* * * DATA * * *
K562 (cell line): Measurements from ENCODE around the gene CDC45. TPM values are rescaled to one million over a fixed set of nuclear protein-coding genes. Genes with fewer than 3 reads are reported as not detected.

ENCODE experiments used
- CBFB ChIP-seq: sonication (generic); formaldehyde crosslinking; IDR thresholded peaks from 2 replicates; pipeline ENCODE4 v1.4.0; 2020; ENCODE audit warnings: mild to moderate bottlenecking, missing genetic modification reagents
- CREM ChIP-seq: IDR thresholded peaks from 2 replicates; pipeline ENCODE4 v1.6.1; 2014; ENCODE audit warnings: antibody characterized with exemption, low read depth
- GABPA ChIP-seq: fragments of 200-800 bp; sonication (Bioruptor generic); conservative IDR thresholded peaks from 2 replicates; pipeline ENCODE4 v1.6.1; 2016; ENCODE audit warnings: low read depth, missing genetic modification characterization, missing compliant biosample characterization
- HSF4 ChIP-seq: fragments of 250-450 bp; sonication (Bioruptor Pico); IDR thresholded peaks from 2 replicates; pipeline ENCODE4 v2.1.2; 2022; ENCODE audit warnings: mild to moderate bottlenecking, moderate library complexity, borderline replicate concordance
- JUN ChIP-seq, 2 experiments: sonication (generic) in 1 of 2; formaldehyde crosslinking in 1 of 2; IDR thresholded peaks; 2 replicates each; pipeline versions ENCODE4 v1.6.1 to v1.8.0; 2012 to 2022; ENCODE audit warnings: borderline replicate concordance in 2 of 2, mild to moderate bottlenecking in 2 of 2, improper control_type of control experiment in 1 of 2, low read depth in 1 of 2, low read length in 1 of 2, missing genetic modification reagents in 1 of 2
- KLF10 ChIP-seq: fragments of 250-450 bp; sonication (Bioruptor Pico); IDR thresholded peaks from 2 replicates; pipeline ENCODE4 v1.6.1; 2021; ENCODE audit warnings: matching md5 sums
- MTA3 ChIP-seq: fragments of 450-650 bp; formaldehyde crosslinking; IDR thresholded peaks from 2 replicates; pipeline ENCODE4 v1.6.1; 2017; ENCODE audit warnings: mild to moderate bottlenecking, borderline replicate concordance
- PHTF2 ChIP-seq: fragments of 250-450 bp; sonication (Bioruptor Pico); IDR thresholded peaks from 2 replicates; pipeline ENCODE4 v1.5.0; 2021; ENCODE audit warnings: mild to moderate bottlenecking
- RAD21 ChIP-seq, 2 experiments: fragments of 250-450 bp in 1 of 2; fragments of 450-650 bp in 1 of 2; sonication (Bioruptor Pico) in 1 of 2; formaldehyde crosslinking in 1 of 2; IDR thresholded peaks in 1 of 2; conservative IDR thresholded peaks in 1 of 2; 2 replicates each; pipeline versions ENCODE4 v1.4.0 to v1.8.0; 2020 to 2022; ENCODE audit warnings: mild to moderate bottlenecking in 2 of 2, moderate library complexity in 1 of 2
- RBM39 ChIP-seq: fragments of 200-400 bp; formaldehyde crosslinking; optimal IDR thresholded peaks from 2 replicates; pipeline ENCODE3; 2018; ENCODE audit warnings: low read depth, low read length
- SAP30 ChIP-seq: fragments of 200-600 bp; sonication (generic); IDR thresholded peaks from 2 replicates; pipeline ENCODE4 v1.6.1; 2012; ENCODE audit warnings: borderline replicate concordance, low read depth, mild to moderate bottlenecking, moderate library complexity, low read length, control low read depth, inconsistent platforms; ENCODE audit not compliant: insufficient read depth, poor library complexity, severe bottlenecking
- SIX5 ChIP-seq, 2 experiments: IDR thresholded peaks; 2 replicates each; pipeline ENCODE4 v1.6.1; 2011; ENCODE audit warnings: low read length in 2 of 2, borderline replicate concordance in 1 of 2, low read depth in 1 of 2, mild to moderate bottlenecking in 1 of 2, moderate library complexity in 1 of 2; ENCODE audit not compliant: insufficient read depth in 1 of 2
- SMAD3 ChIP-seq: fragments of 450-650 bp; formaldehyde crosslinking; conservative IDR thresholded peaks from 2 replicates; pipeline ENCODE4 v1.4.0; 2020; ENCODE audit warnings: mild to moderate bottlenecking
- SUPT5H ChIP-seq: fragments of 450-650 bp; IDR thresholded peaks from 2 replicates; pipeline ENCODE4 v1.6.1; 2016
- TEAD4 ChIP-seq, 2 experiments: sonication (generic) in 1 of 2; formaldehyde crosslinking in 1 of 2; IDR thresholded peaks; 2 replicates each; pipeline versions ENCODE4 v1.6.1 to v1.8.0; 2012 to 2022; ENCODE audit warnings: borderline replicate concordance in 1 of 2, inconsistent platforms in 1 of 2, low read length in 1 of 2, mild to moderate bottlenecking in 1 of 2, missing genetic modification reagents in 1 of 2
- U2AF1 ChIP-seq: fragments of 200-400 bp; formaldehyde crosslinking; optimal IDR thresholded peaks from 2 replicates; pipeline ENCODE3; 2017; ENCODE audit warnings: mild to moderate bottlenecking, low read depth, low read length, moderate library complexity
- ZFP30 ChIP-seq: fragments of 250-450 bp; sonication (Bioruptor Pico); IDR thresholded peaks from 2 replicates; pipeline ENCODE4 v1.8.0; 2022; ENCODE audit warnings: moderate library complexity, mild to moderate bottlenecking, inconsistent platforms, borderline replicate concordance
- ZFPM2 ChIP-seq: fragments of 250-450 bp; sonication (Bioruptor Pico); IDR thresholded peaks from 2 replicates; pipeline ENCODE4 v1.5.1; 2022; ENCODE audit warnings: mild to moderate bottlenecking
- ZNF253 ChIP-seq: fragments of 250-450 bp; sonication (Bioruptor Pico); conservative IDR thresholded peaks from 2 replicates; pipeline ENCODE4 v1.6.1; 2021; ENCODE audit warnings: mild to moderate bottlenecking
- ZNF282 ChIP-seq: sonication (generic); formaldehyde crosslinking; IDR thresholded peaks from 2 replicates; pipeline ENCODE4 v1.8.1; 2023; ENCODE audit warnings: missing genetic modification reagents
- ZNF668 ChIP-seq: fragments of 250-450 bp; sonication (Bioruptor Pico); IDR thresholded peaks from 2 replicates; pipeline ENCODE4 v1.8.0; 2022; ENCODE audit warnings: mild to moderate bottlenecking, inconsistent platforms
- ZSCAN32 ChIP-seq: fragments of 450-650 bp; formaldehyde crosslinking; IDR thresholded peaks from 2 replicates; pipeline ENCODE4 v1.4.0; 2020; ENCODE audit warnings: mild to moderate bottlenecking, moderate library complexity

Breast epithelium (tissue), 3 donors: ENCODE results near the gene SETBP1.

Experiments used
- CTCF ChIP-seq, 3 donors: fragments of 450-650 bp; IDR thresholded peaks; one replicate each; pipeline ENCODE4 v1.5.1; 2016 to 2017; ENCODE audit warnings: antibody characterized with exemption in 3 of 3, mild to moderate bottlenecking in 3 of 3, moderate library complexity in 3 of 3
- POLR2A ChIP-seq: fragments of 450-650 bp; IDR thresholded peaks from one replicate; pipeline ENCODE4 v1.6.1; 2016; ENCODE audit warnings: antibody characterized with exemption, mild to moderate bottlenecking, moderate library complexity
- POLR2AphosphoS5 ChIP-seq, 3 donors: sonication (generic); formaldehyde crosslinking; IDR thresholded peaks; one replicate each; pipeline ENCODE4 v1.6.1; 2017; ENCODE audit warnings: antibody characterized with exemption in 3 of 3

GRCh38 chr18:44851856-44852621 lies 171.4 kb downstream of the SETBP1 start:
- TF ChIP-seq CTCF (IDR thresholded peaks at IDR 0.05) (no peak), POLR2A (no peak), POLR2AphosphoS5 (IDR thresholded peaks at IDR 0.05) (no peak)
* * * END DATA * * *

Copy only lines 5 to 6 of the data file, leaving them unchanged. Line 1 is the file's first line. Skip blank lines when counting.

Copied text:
- GABPA ChIP-seq: fragments of 200-800 bp; sonication (Bioruptor generic); conservative IDR thresholded peaks from 2 replicates; pipeline ENCODE4 v1.6.1; 2016; ENCODE audit warnings: low read depth, missing genetic modification characterization, missing compliant biosample characterization
- HSF4 ChIP-seq: fragments of 250-450 bp; sonication (Bioruptor Pico); IDR thresholded peaks from 2 replicates; pipeline ENCODE4 v2.1.2; 2022; ENCODE audit warnings: mild to moderate bottlenecking, moderate library complexity, borderline replicate concordance